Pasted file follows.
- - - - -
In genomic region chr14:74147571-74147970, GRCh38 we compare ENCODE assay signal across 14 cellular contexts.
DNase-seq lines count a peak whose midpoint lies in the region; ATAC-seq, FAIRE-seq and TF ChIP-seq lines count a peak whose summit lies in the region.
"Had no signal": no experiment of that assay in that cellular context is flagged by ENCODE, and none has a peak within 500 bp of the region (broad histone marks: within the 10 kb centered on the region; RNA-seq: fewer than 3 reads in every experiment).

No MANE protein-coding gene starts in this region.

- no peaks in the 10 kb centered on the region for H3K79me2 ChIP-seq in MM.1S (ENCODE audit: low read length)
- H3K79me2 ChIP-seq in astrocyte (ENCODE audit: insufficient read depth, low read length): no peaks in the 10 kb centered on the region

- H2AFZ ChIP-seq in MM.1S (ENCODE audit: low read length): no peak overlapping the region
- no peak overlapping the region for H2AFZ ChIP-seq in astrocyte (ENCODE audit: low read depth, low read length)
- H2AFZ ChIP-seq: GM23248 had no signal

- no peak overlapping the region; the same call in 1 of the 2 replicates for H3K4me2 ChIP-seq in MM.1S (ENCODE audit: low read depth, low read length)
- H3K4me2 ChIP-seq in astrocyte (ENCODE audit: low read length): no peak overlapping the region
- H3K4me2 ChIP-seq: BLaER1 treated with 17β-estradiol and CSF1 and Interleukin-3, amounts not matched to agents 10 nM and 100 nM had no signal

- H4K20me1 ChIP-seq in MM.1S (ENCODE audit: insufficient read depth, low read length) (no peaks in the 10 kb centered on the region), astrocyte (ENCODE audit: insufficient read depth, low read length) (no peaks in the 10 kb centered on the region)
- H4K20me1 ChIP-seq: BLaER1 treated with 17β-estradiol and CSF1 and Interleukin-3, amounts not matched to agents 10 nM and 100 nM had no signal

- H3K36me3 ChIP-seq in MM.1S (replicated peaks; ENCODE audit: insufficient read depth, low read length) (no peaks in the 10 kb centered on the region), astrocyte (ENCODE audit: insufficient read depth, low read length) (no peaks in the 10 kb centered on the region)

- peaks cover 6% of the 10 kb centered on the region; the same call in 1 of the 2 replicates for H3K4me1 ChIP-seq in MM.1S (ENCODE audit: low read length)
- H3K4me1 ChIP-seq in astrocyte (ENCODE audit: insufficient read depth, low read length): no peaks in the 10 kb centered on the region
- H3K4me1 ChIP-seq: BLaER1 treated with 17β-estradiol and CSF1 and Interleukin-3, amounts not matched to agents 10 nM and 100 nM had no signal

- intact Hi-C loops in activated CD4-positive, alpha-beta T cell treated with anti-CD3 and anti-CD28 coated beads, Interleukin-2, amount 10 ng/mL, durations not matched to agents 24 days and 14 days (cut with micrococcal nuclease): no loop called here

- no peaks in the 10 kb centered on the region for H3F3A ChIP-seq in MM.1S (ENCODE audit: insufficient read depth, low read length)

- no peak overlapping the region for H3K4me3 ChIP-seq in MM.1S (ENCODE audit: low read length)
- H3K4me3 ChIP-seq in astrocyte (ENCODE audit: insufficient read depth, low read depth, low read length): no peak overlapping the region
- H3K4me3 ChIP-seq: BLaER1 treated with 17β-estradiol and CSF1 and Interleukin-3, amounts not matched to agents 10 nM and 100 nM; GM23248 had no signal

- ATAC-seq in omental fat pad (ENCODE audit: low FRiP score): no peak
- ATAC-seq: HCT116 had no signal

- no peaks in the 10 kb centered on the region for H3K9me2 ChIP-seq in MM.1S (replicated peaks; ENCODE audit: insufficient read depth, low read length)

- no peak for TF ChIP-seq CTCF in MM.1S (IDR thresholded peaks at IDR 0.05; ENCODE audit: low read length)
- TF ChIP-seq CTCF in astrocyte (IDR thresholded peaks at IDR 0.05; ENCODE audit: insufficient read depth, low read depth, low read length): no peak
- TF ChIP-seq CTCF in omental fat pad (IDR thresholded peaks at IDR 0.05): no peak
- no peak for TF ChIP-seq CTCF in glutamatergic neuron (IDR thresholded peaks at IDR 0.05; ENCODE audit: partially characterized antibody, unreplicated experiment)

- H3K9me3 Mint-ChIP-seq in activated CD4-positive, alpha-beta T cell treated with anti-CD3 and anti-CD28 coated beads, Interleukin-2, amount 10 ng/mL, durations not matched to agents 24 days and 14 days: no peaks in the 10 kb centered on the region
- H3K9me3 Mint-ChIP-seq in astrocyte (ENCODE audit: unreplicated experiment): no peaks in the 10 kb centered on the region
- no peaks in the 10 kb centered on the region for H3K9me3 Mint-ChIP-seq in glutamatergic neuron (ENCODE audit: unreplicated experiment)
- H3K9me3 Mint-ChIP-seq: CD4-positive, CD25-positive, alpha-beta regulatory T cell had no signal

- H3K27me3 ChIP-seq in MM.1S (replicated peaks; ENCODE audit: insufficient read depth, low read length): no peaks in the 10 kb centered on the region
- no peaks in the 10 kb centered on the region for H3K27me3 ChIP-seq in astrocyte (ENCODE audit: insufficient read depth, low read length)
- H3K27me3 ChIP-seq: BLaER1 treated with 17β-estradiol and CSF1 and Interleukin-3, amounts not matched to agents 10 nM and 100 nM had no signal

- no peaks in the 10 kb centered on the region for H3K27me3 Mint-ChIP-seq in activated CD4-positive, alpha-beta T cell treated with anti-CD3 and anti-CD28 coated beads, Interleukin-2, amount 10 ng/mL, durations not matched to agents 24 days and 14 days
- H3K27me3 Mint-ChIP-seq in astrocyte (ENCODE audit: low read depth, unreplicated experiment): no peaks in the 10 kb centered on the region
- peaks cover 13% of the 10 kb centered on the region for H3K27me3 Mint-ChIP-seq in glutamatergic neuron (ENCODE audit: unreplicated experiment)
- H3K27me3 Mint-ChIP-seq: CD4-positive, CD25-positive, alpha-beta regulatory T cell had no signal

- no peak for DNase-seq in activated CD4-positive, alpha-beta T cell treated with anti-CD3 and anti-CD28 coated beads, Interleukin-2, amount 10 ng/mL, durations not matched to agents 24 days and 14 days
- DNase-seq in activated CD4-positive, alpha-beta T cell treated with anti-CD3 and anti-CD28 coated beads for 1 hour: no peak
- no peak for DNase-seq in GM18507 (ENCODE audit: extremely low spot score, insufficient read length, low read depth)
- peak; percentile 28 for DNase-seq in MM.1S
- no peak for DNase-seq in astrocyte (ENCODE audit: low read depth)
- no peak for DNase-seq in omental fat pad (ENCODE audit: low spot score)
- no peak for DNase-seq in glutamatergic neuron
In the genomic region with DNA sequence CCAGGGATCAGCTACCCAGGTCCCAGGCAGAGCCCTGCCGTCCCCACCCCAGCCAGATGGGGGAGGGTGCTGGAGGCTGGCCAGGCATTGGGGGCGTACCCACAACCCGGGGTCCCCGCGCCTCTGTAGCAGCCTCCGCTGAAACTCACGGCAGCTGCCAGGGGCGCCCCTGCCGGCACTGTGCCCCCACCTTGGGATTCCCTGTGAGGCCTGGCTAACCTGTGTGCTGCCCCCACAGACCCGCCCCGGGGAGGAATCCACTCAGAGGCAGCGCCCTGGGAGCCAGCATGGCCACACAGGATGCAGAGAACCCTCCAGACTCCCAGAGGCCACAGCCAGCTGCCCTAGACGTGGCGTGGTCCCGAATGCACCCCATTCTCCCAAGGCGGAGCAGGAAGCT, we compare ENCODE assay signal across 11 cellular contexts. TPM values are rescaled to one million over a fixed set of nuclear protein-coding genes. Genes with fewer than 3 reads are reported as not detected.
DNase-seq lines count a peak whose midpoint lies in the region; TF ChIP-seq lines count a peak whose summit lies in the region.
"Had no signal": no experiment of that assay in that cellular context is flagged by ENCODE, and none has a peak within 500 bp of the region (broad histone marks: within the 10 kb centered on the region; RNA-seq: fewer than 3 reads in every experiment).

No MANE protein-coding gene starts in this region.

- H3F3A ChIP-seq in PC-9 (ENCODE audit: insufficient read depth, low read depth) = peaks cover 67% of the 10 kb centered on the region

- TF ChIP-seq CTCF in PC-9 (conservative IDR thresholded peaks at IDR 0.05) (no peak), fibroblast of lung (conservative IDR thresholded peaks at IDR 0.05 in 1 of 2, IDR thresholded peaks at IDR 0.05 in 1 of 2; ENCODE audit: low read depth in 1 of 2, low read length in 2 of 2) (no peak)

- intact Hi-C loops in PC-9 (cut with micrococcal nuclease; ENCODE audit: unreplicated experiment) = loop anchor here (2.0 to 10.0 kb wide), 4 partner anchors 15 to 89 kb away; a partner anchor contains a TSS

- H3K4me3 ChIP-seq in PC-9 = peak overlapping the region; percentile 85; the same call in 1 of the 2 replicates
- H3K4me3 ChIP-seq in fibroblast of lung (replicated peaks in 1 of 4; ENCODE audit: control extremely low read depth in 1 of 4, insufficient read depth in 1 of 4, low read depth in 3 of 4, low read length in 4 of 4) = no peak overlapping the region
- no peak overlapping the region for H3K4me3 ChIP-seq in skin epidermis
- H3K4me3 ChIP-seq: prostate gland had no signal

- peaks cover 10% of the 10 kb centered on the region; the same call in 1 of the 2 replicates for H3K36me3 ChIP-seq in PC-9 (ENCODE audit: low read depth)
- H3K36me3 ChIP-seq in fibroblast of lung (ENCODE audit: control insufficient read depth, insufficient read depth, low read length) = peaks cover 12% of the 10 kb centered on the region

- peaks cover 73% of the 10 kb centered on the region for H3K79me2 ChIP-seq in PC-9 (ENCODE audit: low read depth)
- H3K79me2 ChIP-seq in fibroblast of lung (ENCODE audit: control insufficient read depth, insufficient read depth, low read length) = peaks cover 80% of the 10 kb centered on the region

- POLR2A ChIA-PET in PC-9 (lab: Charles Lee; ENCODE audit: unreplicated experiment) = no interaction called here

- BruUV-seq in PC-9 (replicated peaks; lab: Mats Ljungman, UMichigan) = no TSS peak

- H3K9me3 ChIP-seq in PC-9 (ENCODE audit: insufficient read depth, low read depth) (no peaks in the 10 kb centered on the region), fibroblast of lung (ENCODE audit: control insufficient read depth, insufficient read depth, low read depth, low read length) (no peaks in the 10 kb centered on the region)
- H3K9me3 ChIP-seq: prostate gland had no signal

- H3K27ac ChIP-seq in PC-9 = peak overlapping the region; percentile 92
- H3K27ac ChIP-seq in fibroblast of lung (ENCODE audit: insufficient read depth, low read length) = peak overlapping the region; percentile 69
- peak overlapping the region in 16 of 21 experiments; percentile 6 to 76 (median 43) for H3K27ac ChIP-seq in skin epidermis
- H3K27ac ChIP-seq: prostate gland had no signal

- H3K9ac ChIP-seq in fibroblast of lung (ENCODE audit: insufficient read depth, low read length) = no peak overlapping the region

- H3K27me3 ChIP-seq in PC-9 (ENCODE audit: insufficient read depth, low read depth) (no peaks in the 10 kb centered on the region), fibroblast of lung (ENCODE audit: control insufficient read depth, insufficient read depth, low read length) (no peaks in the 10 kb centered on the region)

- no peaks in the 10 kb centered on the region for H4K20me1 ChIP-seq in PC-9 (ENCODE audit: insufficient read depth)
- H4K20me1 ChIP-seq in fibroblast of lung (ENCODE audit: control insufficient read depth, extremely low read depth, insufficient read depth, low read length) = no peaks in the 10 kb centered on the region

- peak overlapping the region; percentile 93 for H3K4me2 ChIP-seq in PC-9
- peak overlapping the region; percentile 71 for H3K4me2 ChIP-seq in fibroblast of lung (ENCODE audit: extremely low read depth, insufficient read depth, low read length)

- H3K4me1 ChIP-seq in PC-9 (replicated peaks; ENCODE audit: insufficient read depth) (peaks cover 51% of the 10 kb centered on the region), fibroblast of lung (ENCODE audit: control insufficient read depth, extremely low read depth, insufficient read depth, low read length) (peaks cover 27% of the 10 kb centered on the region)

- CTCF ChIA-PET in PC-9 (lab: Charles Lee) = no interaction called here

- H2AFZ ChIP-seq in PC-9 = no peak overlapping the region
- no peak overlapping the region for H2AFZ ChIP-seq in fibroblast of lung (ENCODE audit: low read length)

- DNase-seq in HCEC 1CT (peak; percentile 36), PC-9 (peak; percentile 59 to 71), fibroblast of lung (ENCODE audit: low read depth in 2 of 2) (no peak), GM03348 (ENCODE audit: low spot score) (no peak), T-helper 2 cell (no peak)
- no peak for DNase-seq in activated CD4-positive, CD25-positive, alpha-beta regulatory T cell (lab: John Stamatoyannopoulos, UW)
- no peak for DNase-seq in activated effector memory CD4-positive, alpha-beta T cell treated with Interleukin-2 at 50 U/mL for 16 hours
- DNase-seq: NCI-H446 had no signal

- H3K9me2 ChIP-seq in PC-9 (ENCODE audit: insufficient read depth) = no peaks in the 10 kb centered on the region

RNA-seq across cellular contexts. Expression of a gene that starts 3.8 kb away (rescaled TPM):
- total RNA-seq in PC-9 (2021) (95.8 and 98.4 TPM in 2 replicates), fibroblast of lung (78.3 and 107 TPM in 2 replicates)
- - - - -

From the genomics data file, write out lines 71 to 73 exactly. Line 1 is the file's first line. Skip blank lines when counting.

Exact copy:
- H3K27ac ChIP-seq: prostate gland had no signal

- H3K9ac ChIP-seq in fibroblast of lung (ENCODE audit: insufficient read depth, low read length) = no peak overlapping the region

- H3K27me3 ChIP-seq in PC-9 (ENCODE audit: insufficient read depth, low read depth) (no peaks in the 10 kb centered on the region), fibroblast of lung (ENCODE audit: control insufficient read depth, insufficient read depth, low read length) (no peaks in the 10 kb centered on the region)